Food deserts and swamps in Flanders – Belgium

Guest Article by Stefanie Vandevijvere, Senior Scientists Nutrition and Health, Sciensano, Belgium

Flanders has more and more neighbourhoods with an abundance of unhealthy food (food swamps). Elsewhere, adequate access to healthy food is the problem (food deserts). This makes it increasingly difficult to promote healthy eating habits in Flanders. 

What we eat is greatly influenced by the food supply in our environment, our so-called “food environment.” The food environment has changed significantly in recent decades. 

Flanders has a high density of supermarkets. As a result, the number of food deserts -neighbourhoods where it is difficult to find all the foods needed for a healthy diet- is relatively limited in Flanders. Nevertheless, the number of food deserts in residential neighbourhoods with a relatively large number of elderly people increased between 2008 and 2020. In 2020, 2.8% of the population lived in these areas. The elderly are more likely to face mobility limitations, making it more difficult for them to access healthy foods. With an increasing ageing population, this trend may continue in the coming years. 

More and more neighbourhoods have become food swamps; neighbourhoods with an abundance of unhealthy food compared to healthy food. Food swamps are now ubiquitous in Flanders. In 2020, 88.2% of the population lived in a neighbourhood where “unhealthy” outlets dominated. This corresponds to 74% of the residential area in Flanders. The temptation is therefore strong to choose the unhealthy over the healthy food options.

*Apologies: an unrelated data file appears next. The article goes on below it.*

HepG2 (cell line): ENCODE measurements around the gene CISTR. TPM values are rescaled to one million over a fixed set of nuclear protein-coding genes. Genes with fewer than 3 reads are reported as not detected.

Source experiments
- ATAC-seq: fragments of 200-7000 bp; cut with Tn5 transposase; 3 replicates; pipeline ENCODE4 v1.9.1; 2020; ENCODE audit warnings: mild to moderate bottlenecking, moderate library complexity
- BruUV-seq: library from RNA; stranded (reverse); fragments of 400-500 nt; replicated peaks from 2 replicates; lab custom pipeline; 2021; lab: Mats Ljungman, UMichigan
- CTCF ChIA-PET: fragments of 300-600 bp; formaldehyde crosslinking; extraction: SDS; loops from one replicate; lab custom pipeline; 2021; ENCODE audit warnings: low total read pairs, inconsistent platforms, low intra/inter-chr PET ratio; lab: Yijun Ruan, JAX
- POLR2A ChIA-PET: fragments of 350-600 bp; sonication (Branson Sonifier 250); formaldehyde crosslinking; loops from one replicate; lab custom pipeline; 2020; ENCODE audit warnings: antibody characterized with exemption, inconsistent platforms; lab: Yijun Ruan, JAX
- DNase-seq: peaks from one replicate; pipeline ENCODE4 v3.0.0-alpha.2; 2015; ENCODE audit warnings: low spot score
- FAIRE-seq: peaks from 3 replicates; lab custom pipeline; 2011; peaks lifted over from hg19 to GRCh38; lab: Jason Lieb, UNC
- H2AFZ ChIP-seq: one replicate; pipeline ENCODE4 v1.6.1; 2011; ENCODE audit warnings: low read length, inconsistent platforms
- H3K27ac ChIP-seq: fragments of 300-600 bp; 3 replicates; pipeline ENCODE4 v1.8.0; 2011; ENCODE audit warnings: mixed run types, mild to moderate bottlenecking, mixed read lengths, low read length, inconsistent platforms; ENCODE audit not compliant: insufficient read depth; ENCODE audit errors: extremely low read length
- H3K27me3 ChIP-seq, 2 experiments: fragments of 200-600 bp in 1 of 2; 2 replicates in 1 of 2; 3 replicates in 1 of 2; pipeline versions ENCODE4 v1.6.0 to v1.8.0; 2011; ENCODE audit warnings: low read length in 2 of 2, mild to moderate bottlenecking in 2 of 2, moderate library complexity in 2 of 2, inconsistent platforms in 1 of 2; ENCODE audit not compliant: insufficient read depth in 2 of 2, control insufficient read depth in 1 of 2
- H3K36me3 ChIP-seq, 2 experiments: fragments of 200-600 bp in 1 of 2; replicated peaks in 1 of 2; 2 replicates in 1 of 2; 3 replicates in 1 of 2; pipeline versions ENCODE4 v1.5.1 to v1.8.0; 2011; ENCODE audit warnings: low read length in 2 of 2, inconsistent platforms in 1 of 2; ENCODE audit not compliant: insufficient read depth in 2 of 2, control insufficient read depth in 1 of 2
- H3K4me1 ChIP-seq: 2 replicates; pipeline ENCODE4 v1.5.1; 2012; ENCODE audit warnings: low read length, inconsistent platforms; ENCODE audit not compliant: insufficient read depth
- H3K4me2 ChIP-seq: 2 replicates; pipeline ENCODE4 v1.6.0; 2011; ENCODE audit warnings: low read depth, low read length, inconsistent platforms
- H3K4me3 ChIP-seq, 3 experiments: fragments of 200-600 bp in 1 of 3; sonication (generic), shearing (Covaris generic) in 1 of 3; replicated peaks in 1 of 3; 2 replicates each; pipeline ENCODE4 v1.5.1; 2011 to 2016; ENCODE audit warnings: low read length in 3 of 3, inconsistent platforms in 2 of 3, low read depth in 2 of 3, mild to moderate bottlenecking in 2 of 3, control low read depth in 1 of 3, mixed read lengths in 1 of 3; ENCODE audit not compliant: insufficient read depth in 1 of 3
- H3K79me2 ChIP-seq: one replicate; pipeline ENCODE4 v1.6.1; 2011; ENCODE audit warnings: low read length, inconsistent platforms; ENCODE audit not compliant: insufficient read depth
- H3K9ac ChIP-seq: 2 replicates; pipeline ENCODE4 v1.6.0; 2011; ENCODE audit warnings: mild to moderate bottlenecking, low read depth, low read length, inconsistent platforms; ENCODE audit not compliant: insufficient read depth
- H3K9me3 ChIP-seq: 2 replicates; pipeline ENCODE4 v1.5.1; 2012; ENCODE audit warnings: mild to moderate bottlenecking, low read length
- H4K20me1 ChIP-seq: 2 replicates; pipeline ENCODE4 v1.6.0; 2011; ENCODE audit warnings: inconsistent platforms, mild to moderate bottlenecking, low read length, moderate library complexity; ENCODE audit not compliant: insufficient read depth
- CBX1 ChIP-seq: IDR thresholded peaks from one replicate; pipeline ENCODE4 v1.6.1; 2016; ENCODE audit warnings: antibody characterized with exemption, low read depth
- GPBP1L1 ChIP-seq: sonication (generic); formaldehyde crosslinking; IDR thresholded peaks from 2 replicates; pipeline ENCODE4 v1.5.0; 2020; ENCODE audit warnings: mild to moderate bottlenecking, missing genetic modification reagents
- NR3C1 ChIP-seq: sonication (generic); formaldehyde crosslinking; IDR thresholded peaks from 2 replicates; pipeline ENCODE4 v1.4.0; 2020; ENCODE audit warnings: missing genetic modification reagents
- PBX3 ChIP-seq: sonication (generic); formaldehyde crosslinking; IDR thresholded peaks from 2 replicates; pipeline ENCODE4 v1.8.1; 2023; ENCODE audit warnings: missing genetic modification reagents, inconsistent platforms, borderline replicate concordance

Both the expanding unhealthy food swamps and the trend that more and more elderly people are at risk of ending up in a food desert are concerning. Interventions to structurally improve the Flemish food environment are therefore urgent. And in doing so, attention must certainly be paid to the most vulnerable groups. This requires a clear regulatory framework that enables action at both local, regional, federal and European level to improve the food environment and that clarifies the jurisdiction of the different levels of government. 

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Disclaimer: the opinions – including possible policy recommendations – expressed in the article are those of the author and do not necessarily represent the views or opinions of EPHA. The mere appearance of the articles on the EPHA website does not mean an endorsement by EPHA.

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